...but there's enough data to show that non-belief is growing, especially in Europe. So it seems like the religious population are simply breeding people right into Atheism. Seculars are in positions to educate the masses and challenge the false mythologies of religion; indeed they've made the smart choice. Maybe a religion-less world isn't too far off?

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Message 1233472 - Posted: 19 May 2012, 15:28:28 UTC - in response to Message 1233294.

I am not against a god or two. I just think people expect too much from her.

Well hurry up and start answering our prayers. ;-)
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Message 1233474 - Posted: 19 May 2012, 15:33:35 UTC

I really wish we had some practicing members of Islam in here. Just so the pro-christians could see that they are not the only game in town. It may be humbling for them to realize that there are other god believers out there whos views do not align with theirs.
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Message 1233475 - Posted: 19 May 2012, 15:35:32 UTC - in response to Message 1233474.

I'd prefer it be a non-Abrahamic religion (Judaism, Christianity and Islam are all based upon the same God of Abraham). What of Buddhists and Taoists?

Message 1233513 - Posted: 19 May 2012, 17:00:55 UTC

well decided/well meaning atheists


The Religion Of The GOOD Person. The GOOD People are More Preachy than The GOD People.

And Thinking/Knowing(LOL) you are Right/Righteous(LOL), does not a GOOD Person Make or A People who will Lead Us To The Promised Land of...what?...A World Without Religion?

ROTFLMAO

Hello Universe! Welcome To Earth. Home Of The GOOD People.

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Message 1233518 - Posted: 19 May 2012, 17:08:33 UTC - in response to Message 1233474.

When I was in college I studied both Islam and Buddhism academically and as a practitioner. I say this with as much of a humble heart as possible for me... ;-) But I know much more about Islam as it relates to its theology and doctrine and even history than most Muslims. In the case of Islam, I practiced as a Muslim for a full year, I did not drink and followed the dietary prescriptions and attended Mosque every Friday on the day or prayer. I have fasted during many a Ramadan. I have read the Quran, and the Hadith and am decently versed in the Sunnah.

Unfortunately, Most practitioners of their cradle religions are not well versed in their own faiths. I have found this to be true of Jews, Christians (especially Catholics), Muslims and Buddhist.

As a seeker I have been dedicated to the quest my entire adult life. And I continue to seek still as I synthesize what I have learned and experienced.

I was not a confirmed Catholic in the RCC until 2005, with myself; my wife and our unborn son were in her belly. It was an amazing experience for all of us. And it continues to be still.

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Message 1233526 - Posted: 19 May 2012, 17:20:16 UTC

I think the reason that atheism appears to be growing is that more people are willing to come out of the closet and admit their skepticism over the concept of God. When the church was in control of everyday life claiming to be an atheist could earn you a one way ticket to an early grave.
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Message 1233529 - Posted: 19 May 2012, 17:27:13 UTC
Last modified: 19 May 2012, 17:32:07 UTC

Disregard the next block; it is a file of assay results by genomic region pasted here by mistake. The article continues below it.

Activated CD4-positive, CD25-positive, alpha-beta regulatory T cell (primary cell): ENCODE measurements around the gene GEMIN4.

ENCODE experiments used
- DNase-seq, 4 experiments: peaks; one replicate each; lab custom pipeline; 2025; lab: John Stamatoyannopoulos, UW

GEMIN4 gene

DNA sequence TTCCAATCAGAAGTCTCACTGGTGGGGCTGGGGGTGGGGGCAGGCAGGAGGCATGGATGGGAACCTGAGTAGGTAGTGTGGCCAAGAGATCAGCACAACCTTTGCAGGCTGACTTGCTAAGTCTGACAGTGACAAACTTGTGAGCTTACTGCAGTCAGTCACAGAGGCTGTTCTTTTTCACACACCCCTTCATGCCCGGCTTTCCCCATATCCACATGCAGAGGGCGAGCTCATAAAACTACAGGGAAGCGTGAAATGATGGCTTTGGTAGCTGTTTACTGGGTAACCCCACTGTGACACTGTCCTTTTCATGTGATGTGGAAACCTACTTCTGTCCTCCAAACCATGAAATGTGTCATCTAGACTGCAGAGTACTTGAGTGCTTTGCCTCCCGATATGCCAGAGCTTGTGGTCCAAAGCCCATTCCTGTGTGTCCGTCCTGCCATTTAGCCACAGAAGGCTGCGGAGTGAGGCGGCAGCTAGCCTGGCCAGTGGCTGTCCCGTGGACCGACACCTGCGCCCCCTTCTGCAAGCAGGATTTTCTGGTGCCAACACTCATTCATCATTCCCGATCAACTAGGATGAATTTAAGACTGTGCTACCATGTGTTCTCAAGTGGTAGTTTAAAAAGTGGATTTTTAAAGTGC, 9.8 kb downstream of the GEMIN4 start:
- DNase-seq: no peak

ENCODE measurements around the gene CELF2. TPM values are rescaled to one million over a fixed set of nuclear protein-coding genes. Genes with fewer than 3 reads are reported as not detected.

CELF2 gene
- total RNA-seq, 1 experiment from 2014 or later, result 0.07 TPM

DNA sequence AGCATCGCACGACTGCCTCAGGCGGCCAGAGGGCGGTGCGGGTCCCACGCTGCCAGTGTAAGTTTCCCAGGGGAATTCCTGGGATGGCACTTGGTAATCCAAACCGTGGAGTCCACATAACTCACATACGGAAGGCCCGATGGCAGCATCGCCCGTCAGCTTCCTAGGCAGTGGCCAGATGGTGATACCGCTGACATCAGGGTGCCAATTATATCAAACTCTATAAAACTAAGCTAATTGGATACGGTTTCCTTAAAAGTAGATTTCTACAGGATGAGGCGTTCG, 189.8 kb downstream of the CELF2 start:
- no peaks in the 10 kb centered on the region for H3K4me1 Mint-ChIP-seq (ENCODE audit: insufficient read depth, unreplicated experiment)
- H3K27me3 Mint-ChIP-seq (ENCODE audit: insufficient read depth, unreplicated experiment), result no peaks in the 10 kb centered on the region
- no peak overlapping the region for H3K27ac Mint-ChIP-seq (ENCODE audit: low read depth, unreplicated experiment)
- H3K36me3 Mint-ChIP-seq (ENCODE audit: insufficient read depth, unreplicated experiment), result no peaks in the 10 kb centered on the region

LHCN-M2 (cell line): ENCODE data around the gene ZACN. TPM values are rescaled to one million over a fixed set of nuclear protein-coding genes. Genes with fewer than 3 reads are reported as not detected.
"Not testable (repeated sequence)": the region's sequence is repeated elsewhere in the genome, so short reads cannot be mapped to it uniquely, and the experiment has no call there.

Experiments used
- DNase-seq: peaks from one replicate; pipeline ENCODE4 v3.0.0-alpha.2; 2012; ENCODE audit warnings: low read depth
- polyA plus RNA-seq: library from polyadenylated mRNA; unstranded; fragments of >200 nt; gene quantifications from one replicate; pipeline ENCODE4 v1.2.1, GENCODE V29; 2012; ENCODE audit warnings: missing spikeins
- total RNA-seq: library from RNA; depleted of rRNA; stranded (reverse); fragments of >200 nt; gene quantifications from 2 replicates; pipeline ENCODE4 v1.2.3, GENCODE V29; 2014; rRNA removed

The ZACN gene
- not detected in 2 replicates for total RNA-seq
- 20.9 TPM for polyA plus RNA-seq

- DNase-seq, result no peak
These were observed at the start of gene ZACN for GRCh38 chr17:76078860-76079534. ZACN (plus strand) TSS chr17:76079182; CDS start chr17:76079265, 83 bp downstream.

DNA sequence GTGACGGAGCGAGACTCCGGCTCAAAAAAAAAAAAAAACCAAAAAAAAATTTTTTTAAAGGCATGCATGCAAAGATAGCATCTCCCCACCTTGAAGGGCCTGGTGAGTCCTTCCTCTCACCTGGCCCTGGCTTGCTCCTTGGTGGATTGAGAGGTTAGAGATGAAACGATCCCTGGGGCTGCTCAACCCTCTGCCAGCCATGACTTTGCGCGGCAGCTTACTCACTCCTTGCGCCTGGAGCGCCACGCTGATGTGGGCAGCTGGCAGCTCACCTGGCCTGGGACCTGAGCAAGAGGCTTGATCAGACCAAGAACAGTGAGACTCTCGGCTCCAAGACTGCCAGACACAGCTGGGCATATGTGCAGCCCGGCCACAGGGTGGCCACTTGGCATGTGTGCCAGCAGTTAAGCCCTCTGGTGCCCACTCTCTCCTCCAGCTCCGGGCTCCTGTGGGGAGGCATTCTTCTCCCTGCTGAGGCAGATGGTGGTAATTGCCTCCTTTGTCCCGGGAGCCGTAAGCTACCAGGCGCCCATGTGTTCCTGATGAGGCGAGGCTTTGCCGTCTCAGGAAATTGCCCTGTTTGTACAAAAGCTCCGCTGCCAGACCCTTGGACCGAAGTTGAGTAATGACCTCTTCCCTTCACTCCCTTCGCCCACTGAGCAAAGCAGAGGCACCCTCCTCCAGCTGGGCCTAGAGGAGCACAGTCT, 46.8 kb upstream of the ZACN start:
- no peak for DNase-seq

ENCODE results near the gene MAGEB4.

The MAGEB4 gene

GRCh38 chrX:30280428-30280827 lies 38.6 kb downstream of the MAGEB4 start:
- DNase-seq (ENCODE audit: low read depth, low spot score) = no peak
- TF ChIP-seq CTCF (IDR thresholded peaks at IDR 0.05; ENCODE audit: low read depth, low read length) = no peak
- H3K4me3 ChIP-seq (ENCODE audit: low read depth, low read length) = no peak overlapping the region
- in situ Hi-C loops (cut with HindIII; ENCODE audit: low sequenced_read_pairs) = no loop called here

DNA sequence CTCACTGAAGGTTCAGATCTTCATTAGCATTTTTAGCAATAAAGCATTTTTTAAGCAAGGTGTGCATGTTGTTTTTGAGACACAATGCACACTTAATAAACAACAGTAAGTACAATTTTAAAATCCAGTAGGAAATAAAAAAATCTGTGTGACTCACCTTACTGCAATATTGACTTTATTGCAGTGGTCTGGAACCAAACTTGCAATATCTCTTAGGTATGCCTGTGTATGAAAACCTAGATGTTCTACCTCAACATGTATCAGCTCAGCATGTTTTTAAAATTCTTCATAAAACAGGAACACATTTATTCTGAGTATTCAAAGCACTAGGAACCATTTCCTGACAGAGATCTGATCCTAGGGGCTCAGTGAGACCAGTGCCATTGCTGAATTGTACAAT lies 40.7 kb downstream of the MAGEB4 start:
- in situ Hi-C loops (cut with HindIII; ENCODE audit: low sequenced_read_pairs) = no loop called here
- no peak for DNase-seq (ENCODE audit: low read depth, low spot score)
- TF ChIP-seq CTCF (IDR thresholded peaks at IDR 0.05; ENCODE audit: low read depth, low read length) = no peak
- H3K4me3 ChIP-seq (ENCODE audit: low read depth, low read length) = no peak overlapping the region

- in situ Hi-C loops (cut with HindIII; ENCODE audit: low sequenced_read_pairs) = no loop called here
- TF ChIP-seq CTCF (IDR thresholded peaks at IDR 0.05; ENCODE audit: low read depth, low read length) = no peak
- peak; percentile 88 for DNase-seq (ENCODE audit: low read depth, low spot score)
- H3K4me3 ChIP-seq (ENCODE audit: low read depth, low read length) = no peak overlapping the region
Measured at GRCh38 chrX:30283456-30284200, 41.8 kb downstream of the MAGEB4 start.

I can agree with that Bob. Someone else mentioned it, and it's very likely. Especially when (as you said) a couple hundred years back renouncing your faith would have you burned alive or worse.


@CMPO, At least you seem be outside of the box of a singular religion, that I respect. As someone who was raised catholic and has all my sacraments (except priesthood obviously), can I ask what drove you towards picking Catholicism vs. other religions?
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Message 1233575 - Posted: 19 May 2012, 19:34:13 UTC - in response to Message 1233518.

When I was in college I studied both Islam and Buddhism academically and as a practitioner. I say this with as much of a humble heart as possible for me... ;-) But I know much more about Islam as it relates to its theology and doctrine and even history than most Muslims. In the case of Islam, I practiced as a Muslim for a full year, I did not drink and followed the dietary prescriptions and attended Mosque every Friday on the day or prayer. I have fasted during many a Ramadan. I have read the Quran, and the Hadith and am decently versed in the Sunnah.

Unfortunately, Most practitioners of their cradle religions are not well versed in their own faiths. I have found this to be true of Jews, Christians (especially Catholics), Muslims and Buddhist.

As a seeker I have been dedicated to the quest my entire adult life. And I continue to seek still as I synthesize what I have learned and experienced.

I was not a confirmed Catholic in the RCC until 2005, with myself; my wife and our unborn son were in her belly. It was an amazing experience for all of us. And it continues to be still.


What exactly is the RCC. I hope this isn't referring to the Roman Catholic Church.
There is no such animal. Look at their website and check your yellow pages Heck drive by your local Catholic Church. Its Catholic Church. Most of the other variants of Catholicism still look to the main church for guidance. You'll find Polish, Serbian, Coptic, even Greek Orthodoxy, there is even a small Iraqi Catholic Church, etc. all are Catholic.

But my point. You say you investigate and seek knowledge yet insist on using the Derogatory name given the church by Protestants centuries ago. This seems a bit backwards and insulting to me. You wouldn't call a Muslim, a Saudi muslim, they are muslim and may have different sects Shia sunni suffi etc.